Arguably the definitive Gorge stand in Phish’s career, they blew this one up. One show and a few days removed from an amazing Europe run, Phish pulled into George for the second time. With all sorts of momentum, the band crafted two shows that will stand forever as part of their west coast legacy. When people mention The Gorge, these are the shows that shoot to the front of everyone’s minds. Let’s see why.

Right off a scorching show at Portland Meadows, Phish stepped in front of the Columbia River the next day and put on a clinic. One of Phish’s perfect sets got the weekend underway immediately. Casually entering the set with the combo of “Squirming Coil” and “NICU,” the band then dug significantly deeper with standout versions of “Stash” and “Reba.” In this ultimate summertime “Reba,” Trey didn’t start his quintessential solo out of the gates, but instead sat back into some idyllic wah-grooving that we were unaccustomed to hearing as part of the song. But it fit perfectly with the mood of the evening. Phish carried out the unfinished jam as the sun’s path began to lower, eventually dipping below the horizon as they segued into “Fast Enough For You,” yet another synchronicity between Phish and nature. A rare first set “Circus” was chosen to settle things down before the band blew out a set-ending “Antelope.” Perfectly sculpted and executed masterfully, this first frame upped the ante for the upcoming three.

The second-set, while holding some stellar jams, didn’t quite hold up to the first. Carried by the late set triumvirate of “Bowie,” “Tube,” and “Slave,” the audience would stream out talking about these late set jams as opposed to the more contained songs at the beginning of the set. All three of these jams deserve huge props as they represent highlight versions. The “Tube” is one of the best ever.

Night two would go down in Phish history. The second set of “2001 > Mike’s > Weekapaug > Character Zero” would be raved about for a decade to follow. The three song opening combo equated to one hour of the best Phish improv of the summer. Often referred to as the definitive version of “2001,” inspired by the universe above, they put on a twenty-five minute clinic in Phish groove. This was pure crack– a mega-2001 under the stars with the natural world surrounding us– it didn’t get much better than this. As if the half-hour of adrenaline wasn’t enough, at the peak of the jam, the band hit the opening riff to “Mike’s,” reuniting the two pieces that were once close buddies. If you want to talk bombast, put on this Mike’s! As soon as the jam starts, Trey hits a rhythm pattern that he would take most of the way through the jam, continuously upping the intensity along the way. This was militant Phish at its best, throwing down music for an army to march into battle to. This aggressive Phish kept people raging non-stop from the beginning of the set. With the drop of the second “Mike’s” jam, the band exited the militaristic textures and entered some of the most beautiful and blissful playing to ever morph out of a “Mike’s” jam.” Inspired by the venue’s beauty and creating a perfect juxtaposition to the music that preceded it, Phish took us on a divine ride through the most colorful places of our imagination. Our musical tour guide, Phish showed us the gamut on this mystical night in Washington.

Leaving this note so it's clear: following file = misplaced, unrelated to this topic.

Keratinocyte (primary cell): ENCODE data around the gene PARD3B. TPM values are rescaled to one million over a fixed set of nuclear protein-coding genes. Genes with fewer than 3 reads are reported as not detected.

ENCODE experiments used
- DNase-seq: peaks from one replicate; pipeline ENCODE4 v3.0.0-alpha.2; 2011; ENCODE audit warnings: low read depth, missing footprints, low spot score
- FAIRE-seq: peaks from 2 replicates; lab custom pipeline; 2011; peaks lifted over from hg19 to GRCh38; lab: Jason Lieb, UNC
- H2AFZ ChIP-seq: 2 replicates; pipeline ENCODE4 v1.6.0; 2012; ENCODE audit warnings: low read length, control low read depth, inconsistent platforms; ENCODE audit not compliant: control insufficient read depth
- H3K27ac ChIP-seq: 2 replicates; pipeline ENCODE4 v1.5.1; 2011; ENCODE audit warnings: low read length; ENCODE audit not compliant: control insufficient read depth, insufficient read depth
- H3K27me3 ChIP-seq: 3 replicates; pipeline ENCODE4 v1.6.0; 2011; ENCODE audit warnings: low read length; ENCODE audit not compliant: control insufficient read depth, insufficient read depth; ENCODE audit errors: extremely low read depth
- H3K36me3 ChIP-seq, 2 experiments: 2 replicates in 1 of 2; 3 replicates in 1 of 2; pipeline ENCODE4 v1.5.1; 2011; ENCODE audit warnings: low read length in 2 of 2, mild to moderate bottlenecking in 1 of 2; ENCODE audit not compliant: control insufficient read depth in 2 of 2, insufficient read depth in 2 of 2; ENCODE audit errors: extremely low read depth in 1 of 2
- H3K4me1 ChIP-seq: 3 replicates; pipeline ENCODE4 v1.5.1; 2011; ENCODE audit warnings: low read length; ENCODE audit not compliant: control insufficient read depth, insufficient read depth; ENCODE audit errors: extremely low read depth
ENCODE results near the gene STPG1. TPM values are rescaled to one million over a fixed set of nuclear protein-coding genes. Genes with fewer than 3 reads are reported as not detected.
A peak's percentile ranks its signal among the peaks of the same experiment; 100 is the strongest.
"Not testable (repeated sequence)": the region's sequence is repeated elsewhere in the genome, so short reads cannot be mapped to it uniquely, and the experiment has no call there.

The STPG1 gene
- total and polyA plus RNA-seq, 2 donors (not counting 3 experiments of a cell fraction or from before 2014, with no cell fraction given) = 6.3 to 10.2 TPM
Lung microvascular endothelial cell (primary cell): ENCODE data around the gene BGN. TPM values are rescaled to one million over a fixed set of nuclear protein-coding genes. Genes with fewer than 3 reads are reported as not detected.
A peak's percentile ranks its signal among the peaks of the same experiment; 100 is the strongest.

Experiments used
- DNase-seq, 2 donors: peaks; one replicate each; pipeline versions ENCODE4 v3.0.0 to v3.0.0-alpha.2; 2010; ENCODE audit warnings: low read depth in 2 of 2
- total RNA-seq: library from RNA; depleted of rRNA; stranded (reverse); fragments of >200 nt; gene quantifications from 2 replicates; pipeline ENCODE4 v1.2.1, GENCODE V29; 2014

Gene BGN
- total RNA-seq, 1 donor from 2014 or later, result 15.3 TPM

Using this jam as the melodic interlude before “Weekapaug,” the band skipped over any connector and melted directly into the second half of “Mike’s Groove.” As the “Weekapaug” soared off into the improvisational stratosphere, all was smiles in the land of Phish- this was the type of show we lived for! (Note: The first set contained a great “Gumbo” and another sunset “Divided Sky,” circa ‘97.)

9.10 & 9.11, 1999

For the third year in a row, Phish would make a two-night stop at The Gorge, this time, however, the two nights came right at the beginning of fall tour. Following a smoking Vancouver opener, the caravan traveled directly south to what was now a very Phishy venue. This visit to The Gorge would see some new developments in Phish’s catalog as “Gotta Jibboo” and “Sand” would both make their Phish debut over the weekend. There was no better way to kick start the fall than a return to the Columbia River Gorge.

The first night featured a mélange of songs that didn’t necessarily flow so well. The first set combined classics like “Divided Sky” with TAB songs like “First Tube” and “Will It Go Round In Circles?” and The Siket Disc’s “What’s The Use?” The second set is where the highlights from this evening would spring from. A blistering “Disease” sparked the fire of the set that would be continued with the popular combo of “Moma Dance” and “Piper.” This combo demonstrated the band’s diverse styles while providing a meaty start to the second half. “Gotta Jibboo” was a welcome addition to the Phish catalog, donating some happy candy-grooves to the mix, but the most intriguing moments of the night emerged out of “Split Open and Melt” and “David Bowie.” Both of these jams share a patient and menacing quality that stretched them out to 15 and 25 minutes, respectfully. These were the two jams of the show in which Phish really dug into some psychedelia, easily providing the most engaging music of the night.